Death report and inheritance

Death report and inheritance
There are many matters to be settled when a member of your nearest family dies, and quite a lot of them may seem difficult. The district court will always be able to guide and instruct you in these matters.

How do you register a death?
When someone dies, the person’s next of kin should immediately contact an undertaker. In addition to the funeral itself there are many practical matters that need to be arranged, i.e. the death is to be registered at the district court where the deceased used to live.
Usually the undertaker will take care of this if you make an agreement about it. As spouse or next of kin, however, you may also register the death at the district court yourself. The court will give you further instructions, among other things about how you can administer the estate of the deceased.

Meeting at the court
It may be convenient to meet at the district court to discuss what need to be done with the deceased’s assets and capital, the estate. At the meeting you may be asked about the family of the deceased, the assets and properties, debts and her/his last will and testament. You should bring the deceased’s last will and testament with you, marital agreement and documentation about his/her property, debts and belongings.

The inheritors must decide upon how to administer the assets, i.e. who is to divide the personal property of the deceased among the inheritors. There are several types of administration of an estate, and a private division is the most usual one, i.e. the inheritors themselves agree upon who is to inherit what. Therefore it is important to determine who are the actual beneficiaries of the deceased.

Who are the beneficiaries?
You are a beneficiary if you inherit something in the deceased’s will, or if is decided in The Inheritance Act. If the deceased has not written a will, The Inheritance Act regulates who are the beneficiaries. The Inheritance Act has also regulations about lineal heirs’ (children and grand children) demands on inheritance. Cohabitants with children have limited rights according to The Inheritance Act. Cohabitants without children must use a testament if the want to secure each other. Registered partners are judicially equal to spouses. What is being said about spouses below, therefore also concerns registered partners. The district court will assist you in setting up a list of the deceased’s inheritors.

Are You an inheritor according to The Inheritance Act?
Children and grand-children
Children and grand-children of the deceased are called “first inheriting class” ("første arvegangsklasse") in The Inheritance Act. The main rule is that the estate goes the children of the deceased. If these children are not alive, the estate goes to their children, i.e. the deceased’s grand-children. If the deceased has no children or grand children, the estate goes further to his/her mother and father.

Mother, father, siblings, nieces and nephews
These are called the “second inheritance class” ("andre arvegangsklasse"). If his/her mother or father is not alive, the estate goes to their children (the deceased’s siblings).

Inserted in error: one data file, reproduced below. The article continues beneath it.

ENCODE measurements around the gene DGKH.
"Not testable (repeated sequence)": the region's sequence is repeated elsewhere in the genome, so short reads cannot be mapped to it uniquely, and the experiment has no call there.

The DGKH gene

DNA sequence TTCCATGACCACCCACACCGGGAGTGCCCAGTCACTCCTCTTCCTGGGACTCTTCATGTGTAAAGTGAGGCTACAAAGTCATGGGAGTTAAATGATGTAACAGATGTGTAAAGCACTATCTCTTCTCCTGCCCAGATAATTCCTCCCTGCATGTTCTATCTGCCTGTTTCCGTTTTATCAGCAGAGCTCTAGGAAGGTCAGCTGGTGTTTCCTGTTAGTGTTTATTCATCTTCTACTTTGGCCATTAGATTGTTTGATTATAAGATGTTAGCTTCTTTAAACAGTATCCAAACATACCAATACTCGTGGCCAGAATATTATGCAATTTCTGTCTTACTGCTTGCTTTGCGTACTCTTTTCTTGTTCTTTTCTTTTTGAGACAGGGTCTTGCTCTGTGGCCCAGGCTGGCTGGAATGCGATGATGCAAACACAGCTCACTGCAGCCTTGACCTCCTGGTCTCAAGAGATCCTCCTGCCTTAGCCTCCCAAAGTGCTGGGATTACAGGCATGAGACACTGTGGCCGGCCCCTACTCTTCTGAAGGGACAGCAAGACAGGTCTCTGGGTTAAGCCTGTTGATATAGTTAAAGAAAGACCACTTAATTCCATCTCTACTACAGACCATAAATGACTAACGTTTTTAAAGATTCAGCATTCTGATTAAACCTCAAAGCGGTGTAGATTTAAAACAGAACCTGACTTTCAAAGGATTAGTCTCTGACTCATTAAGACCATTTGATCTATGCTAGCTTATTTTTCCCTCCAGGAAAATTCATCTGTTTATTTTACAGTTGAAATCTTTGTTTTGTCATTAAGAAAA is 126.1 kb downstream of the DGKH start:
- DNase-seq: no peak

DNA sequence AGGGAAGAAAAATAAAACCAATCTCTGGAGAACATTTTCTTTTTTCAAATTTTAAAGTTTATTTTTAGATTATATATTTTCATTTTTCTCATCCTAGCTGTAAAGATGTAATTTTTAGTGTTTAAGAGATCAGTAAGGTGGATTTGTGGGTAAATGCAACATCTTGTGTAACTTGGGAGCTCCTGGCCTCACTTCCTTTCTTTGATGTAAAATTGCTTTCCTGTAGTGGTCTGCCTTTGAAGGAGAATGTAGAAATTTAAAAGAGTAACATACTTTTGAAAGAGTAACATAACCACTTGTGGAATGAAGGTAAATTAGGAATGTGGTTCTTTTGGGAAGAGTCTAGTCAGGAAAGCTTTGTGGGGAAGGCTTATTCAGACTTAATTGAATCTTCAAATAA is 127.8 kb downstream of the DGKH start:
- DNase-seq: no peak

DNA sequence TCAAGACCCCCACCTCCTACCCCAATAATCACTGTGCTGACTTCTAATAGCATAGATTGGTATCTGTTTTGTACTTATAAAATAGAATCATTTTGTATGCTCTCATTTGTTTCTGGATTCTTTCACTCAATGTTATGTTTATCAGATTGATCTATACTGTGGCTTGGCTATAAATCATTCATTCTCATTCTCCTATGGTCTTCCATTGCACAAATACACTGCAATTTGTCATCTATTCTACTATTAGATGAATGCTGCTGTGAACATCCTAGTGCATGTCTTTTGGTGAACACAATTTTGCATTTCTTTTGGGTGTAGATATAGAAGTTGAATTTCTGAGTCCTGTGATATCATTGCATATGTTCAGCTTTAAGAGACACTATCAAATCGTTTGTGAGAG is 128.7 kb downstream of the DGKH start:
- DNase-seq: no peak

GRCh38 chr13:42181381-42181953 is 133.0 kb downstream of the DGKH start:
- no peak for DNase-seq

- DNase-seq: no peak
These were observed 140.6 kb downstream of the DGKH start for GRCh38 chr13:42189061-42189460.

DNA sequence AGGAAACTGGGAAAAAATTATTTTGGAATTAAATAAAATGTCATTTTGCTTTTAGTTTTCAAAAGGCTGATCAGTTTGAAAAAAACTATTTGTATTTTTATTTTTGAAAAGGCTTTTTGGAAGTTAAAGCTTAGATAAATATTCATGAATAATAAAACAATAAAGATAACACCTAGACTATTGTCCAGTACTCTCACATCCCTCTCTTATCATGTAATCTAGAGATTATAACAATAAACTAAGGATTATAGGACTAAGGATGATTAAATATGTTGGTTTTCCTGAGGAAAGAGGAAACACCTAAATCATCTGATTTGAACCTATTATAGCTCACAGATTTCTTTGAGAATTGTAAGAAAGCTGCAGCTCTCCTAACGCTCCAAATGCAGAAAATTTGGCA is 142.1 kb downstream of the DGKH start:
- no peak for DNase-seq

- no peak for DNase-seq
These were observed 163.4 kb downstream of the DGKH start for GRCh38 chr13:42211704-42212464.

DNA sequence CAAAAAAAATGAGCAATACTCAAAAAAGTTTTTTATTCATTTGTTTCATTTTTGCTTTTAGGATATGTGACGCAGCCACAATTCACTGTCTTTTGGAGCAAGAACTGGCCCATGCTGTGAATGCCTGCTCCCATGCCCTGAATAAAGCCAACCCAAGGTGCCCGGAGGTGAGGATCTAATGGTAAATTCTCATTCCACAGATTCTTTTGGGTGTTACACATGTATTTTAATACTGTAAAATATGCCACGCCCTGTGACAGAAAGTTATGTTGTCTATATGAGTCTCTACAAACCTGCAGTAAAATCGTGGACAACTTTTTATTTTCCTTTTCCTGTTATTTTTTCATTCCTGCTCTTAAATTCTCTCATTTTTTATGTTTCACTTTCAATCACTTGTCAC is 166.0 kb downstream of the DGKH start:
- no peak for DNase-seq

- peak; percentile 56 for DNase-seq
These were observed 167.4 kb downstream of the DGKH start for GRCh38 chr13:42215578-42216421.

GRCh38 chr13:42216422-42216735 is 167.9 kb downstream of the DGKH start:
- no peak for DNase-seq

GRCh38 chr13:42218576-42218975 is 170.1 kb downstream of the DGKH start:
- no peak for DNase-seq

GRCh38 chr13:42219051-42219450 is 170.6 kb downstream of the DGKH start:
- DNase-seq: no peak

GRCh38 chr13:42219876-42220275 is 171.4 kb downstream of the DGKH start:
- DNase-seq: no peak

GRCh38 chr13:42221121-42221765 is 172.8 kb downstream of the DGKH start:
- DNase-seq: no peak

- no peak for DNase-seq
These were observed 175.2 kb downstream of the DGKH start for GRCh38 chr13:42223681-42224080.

If none of these are alive, their part of the estate goes further to their children (the deceased’s nieces and nephews). If a niece or a nephew is not alive but has his or her own children, the estate goes further to them.

Half-sisters and half-brothers are also in second inheritance class, but these will only inherit the parent they had in common with the deceased. Only in cases where the deceased has no relatives in the second inheritance class, the estate goes further to grand-parents, aunts and uncles.

Grand-parents, aunts, uncles and cousins
Grand-parents are described as the third inheritance class. If the grand-children are not alive, the estate goes further to their children, i.e. aunts and uncles of the deceased. If they are not alive, the estate goes to their children, i.e. nieces and nephews of the deceased.
The estate goes to the government (“staten”) if there are no relatives in this inheritance class or if the deceased has not made a will that tells who are the beneficiaries. The children of the deceased’s nieces and nephews are not inheritors according to The Inheritance Act.

Minimum claim for the spouse
As widow, widower or registered partner you are normally assured a minimum amount after your deceased spouse/registered partner, if there is capital left after the funeral. The spouse’s standard right to inheritance mandated by law is one quarter the part of the lineal heirs, and otherwise half, but this part may be reduced in the will that the spouse has been acquainted with before the death.

Even if the inheritance has been reduced in the will, the living spouse has nevertheless the right to a minimum amount. The size of the minimum inheritance is dependent on the existence of lineal heirs of the deceased, i.e. children and grand-children. If there are no lineal heirs, the minimum inheritance is six times the basic amount of the social security scheme. If there are lineal heirs, the minimum inheritance is four times the basic amount. The basic amount is adjusted by the Storting one or more times each year, in accordance with changes in the general income level. You will find information about the basic amount of the social security scheme on their web site, i.e. or by making an inquiry at your local social security office.



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